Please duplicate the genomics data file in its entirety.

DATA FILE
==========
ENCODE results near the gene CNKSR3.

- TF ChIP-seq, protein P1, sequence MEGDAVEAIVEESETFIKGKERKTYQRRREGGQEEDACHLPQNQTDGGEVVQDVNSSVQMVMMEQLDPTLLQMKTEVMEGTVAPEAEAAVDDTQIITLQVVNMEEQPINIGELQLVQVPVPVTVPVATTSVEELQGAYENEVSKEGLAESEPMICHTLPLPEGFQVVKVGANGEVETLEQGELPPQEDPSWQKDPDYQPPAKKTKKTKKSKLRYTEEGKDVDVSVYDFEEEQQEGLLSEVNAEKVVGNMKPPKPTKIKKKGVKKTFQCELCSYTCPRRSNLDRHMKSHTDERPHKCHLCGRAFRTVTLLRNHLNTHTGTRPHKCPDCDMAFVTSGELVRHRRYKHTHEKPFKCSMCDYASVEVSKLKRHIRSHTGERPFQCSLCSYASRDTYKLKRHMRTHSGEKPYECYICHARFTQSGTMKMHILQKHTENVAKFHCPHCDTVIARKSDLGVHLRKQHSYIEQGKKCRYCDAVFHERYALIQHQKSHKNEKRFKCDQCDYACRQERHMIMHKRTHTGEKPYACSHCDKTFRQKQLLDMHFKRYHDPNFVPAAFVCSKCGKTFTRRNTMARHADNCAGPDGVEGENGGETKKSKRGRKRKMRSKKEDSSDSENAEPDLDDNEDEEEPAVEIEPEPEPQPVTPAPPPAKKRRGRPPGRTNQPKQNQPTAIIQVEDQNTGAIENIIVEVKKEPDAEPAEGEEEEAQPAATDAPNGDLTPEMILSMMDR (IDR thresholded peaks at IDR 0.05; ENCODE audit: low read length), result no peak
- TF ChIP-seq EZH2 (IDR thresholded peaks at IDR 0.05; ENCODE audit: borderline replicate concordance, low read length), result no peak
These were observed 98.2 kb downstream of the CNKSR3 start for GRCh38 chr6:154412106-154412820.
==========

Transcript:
ENCODE results near the gene CNKSR3.

- TF ChIP-seq, protein P1, sequence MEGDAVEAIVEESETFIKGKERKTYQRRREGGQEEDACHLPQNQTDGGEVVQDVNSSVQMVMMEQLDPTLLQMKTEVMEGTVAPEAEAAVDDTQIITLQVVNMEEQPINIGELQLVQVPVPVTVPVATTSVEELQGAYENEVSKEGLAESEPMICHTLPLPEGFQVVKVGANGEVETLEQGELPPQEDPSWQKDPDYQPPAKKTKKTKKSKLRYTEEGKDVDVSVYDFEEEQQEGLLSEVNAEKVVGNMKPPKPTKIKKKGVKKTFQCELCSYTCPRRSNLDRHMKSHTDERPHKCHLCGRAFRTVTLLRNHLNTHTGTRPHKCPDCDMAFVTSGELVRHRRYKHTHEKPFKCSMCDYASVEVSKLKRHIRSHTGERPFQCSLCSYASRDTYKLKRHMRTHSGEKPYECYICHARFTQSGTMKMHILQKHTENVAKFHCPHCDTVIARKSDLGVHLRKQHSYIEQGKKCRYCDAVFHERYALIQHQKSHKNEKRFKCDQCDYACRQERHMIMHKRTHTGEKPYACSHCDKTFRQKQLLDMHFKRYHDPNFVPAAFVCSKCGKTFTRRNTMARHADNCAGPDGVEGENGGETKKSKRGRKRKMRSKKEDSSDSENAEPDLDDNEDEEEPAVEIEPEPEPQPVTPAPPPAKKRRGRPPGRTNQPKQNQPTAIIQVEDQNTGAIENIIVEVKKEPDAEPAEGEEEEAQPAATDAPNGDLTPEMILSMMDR (IDR thresholded peaks at IDR 0.05; ENCODE audit: low read length), result no peak
- TF ChIP-seq EZH2 (IDR thresholded peaks at IDR 0.05; ENCODE audit: borderline replicate concordance, low read length), result no peak
These were observed 98.2 kb downstream of the CNKSR3 start for GRCh38 chr6:154412106-154412820.